No 2 Liters With Your Pizza! NYC Soda Ban Goes Into Effect On March 12- Clutch MagazineMany people in New York City think Mayor Bloomberg has gone too far with his soda ban. On March 12, the city will start to feel the pinch of the new law, and that includes many pizza parlors.  People can say adios to 2 liters soda, that are commonly ordered alongside a pizza, because Bloomberg has deemed himself the Soda Police. Bloomberg’s law prohibits eateries from serving or selling sugary drinks in containers larger than 16 ounces.

“It’s ludicrous,” said Robert Bookman, a lawyer for the New York City Hospitality Alliance. “It’s a sealed bottle of soda you can buy in the supermarket. Why can’t they deliver what you can get in the supermarket?”

Not only will the ban affect pizza deliveries, but it will also affect social gathering places.  No large sodas will be allowed at bowling alleys, or even kiddie places like Chuck E. Cheeses.  Also, if you think you’re going to get bottle service in NYC and expect a huge carafe of mixers, it’s not happening.  Carafes usually hold 32 ounces, and are usually sodas, cranberry juice and tonic water, but they will be limited also. Only water and 100 percent juice will be unlimited.

With March 12 fast approaching, many places will have to figure out a workaround to bypass or comply with the law. If you’re found violating Bloomberg’s soda ban, violations can cost $200 each.

What do you think about the soda ban?

 

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  • Kay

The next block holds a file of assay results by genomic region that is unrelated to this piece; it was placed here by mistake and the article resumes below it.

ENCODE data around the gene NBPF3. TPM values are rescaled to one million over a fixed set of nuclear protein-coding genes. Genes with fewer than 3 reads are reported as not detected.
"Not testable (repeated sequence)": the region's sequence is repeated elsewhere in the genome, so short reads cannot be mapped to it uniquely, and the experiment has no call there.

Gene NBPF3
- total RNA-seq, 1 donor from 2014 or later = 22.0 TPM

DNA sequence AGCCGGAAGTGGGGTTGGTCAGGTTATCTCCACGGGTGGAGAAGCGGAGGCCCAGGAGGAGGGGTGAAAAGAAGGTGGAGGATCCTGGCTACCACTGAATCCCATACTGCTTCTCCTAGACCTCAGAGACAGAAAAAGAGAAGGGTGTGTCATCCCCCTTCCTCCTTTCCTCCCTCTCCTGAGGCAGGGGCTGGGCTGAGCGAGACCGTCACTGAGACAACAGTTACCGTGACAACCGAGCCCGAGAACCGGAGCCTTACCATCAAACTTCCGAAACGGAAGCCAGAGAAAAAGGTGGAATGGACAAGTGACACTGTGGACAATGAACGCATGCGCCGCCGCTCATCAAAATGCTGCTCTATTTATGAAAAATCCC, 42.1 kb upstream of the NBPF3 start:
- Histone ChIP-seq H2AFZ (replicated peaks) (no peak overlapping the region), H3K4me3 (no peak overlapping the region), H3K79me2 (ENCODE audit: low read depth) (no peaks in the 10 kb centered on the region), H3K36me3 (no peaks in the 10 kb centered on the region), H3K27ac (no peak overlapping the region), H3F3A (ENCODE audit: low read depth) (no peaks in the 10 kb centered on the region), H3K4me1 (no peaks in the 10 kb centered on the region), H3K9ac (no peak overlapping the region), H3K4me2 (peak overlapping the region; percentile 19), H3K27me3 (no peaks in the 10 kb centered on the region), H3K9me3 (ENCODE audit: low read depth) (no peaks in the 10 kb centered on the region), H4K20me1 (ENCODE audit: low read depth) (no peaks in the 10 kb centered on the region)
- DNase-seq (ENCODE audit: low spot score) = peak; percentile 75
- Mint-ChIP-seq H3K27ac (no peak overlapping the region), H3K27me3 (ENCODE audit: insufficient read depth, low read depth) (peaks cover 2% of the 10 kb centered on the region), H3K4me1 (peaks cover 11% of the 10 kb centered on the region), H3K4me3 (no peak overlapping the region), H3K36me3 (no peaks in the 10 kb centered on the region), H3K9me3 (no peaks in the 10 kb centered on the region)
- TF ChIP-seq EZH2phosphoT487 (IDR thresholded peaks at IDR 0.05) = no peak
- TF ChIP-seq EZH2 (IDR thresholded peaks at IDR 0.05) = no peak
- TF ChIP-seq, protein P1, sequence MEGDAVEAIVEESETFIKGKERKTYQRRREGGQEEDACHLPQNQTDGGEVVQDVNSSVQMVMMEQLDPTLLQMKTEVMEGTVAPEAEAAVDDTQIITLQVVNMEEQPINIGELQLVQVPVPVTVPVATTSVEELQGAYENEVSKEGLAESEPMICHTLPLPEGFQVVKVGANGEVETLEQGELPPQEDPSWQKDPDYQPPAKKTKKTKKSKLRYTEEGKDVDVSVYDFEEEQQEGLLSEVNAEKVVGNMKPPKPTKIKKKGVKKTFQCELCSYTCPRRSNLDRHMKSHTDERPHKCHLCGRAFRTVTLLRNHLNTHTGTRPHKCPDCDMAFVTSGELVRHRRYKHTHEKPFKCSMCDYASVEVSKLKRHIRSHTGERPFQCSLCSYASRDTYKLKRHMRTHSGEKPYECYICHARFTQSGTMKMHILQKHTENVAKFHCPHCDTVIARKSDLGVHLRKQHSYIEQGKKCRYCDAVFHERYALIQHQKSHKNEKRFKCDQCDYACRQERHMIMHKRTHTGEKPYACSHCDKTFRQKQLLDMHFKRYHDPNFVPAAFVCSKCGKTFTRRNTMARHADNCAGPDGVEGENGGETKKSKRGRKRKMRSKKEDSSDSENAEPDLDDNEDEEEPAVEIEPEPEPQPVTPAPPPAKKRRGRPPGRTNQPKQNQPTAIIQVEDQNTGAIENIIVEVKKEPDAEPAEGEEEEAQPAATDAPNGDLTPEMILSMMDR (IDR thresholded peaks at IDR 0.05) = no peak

Although I want to say this is good, you can’t stop adults from doing what they want to do. We probably need a national conversation on health, and an honest look at the food industry and how it contributes to long term weight gain. Other than that though, I don’t see how we can shift the entire demographic away from obesity, other than providing incentives for weight loss maybe. I don’t drink soda (I think it’s nasty) but my husband loves it, and even though I don’t buy it, he still gets his hands on it. You can’t stop grown people from getting it if that’s what they want.

  • Blue

    I live in NYC & I can’t WAIT till this guy gets out of office. He’s in the news more fo his bogus bans on nothing that has to do with anything. The only ban I agree with is the banning of smoking indoors in office buildings, clubs etc. But as far as how much soda a person consumes, that’s their business. I’m not a soda drinker because I choose not to drink it. People should make better health choices but that’s a choice the individual has to make for themselves. There are far more important things to worry about in this city other than soda.

  • @omfg:

    It’s actually very easy to spend that much, considering I’m not eating meat/dairy and eating more vegetables to make up for it, which is both a blessing (I love to eat) and a curse (meaning I have to buy more food).

    For example, I paid almost $3 for a bunch of kale yesterday (I couldn’t even bring myself to buy the organic version, which cost almost $5). Which is only enough to be one of my sides for dinner (I’ll typically have two veggie sides and beans/lentils, which I would consider both a protein and starch, or tofu – which is also pretty expensive). Considering that’s what I would typically have for one meal and I eat 4-6 times a day, it’s easy to see how that can add up.

    I eat this way because I believe you cannot put a price tag on your health, I can afford it, I like to keep my diet as varied and interesting as possible, and I prefer fresh food as opposed to anything frozen or in a can.

    I’m not saying there aren’t more economical ways of eating healthy, but there’s no denying that sugary, fatty snack food/cakes/etc. are more filling and cheaper than fresh fruits/vegetables. In my opinioon, that’s a real problem that needs to be addressed.